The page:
Details for Camptown Cemetery (Atlas Number 5507017617)

Historical Marker — Atlas Number 5507017617

Data

Marker Number 17617
Atlas Number 5507017617
Marker Title Camptown Cemetery
Index Entry Camptown Cemetery
Address
City Brenham
County Washington
UTM Zone 14
UTM Easting 751743
UTM Northing 3340187
Subject Codes Cemeteries, Graveyards
Marker Year 2013
Designations
Marker Location Mangrum Street, east of Kerr Street
Marker Size 27" x 42" with post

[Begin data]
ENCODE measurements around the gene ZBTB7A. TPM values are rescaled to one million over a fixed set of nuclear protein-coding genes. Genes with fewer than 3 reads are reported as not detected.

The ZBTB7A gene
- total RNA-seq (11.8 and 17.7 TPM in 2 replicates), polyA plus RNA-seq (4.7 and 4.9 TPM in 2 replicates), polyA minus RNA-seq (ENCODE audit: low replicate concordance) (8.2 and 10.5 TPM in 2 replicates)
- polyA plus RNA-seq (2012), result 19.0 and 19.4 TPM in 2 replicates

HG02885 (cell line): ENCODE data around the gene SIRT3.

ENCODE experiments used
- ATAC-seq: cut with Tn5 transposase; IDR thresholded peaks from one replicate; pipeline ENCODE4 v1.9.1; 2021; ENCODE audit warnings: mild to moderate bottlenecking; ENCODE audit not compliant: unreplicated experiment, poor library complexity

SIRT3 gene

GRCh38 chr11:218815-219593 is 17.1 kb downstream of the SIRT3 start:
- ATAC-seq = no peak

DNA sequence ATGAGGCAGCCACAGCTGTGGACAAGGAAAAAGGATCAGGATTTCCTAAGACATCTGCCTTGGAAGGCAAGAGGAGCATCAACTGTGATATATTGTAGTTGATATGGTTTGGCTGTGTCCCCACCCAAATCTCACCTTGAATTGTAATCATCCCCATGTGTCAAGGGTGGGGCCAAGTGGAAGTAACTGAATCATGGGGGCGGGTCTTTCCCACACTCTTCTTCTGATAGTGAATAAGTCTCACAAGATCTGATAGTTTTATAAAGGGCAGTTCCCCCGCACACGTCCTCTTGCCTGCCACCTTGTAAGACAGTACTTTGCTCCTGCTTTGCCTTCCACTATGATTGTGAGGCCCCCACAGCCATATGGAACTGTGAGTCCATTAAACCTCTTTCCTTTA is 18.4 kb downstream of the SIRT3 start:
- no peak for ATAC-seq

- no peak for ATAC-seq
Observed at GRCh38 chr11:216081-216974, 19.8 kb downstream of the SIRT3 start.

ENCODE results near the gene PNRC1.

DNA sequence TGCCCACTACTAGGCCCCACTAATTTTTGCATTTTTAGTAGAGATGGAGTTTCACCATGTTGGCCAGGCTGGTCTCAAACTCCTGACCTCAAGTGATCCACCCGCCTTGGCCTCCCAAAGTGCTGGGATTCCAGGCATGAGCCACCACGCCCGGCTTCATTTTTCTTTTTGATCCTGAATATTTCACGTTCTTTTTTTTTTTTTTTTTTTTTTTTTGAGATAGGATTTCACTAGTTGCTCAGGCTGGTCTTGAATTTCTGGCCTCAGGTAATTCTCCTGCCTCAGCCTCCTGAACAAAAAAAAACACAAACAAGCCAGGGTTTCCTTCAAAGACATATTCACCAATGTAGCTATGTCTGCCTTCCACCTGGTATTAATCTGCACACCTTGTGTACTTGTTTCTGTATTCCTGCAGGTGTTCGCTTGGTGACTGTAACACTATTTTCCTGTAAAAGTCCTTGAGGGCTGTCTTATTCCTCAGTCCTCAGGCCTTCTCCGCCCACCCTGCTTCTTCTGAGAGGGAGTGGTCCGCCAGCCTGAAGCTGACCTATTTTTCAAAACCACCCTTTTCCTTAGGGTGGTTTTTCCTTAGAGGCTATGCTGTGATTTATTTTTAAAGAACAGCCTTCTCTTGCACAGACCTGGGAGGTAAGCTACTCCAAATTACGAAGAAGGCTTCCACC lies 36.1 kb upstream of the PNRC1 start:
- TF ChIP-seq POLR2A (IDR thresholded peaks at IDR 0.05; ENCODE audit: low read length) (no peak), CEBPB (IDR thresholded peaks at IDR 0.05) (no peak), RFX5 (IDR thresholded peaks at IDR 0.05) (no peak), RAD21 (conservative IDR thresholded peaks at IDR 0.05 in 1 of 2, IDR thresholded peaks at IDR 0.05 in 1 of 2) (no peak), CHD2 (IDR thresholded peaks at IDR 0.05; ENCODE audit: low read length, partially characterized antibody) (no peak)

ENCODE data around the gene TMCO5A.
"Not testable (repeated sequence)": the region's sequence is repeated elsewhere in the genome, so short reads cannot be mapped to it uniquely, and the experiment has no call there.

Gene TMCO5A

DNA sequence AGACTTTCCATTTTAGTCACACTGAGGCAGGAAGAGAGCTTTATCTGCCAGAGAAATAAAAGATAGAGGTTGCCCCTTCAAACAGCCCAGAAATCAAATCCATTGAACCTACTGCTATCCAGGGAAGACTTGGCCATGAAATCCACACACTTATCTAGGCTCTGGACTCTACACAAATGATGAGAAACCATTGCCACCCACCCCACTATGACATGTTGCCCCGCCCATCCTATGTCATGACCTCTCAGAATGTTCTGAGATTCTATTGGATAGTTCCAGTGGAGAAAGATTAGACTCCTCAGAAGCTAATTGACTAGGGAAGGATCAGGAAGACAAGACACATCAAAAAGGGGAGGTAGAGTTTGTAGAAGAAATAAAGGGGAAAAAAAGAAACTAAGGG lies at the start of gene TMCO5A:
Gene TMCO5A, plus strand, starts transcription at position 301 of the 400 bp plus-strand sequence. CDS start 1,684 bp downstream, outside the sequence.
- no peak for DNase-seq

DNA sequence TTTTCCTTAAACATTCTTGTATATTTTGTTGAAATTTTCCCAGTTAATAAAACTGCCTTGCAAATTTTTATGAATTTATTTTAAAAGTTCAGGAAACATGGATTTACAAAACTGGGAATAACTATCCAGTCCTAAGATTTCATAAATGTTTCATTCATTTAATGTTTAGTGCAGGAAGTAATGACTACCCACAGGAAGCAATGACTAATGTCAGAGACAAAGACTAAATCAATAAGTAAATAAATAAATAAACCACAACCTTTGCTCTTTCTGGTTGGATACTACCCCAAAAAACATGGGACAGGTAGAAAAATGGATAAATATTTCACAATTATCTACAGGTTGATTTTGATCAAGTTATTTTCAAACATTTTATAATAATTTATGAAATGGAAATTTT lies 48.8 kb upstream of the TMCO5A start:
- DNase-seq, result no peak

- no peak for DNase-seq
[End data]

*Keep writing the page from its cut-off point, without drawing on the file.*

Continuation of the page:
Marker Text This burial ground is the oldest predominantly African American cemetery in Brenham. It dates from the 1860s and historically has been associated with the nearby Mount Rose Missionary Baptist Church. After the Civil War former Washington County slaves, many of whom also organized Mount Rose and St. John A. M. E. Churches, relocated to the wooded area of what became known as the Camptown addition. The name is derived from the federal troops who camped here from 1865-68 to keep peace between emancipated blacks and landowners. A surveyed map of the post dated July 1868 shows the cemetery already in use, just north of the Washington County Railroad near Hog Branch. The 17th infantry troops maintained a sense of community with the residents of Camptown, offering their dining hall to host worship on Sundays. Among the estimated 400 burials here may be soldiers who were victims of yellow fever outbreaks in 1866-67. At least 40 former slaves are known to be buried in Camptown cemetery, including several from the Seward Plantation. Caroline Seward (1811-1902) is also buried here, as is Waltman Bynum (1873-81), whose headstone has the oldest marked date. The cemetery is still in use, but activity declined over the years as additional burial options for African Americans (Walker Cemetery, 1895; Home Improvement Community Cemetery, 1900; Willow Grove Cemetery, 1915) became available. In recent years, after the site had become overgrown and neglected, Mount Rose Missionary Baptist Church has taken a more active role in the cemetery’s restoration and maintenance. Camptown Cemetery remains hallowed ground and a precious record of the early history of the community.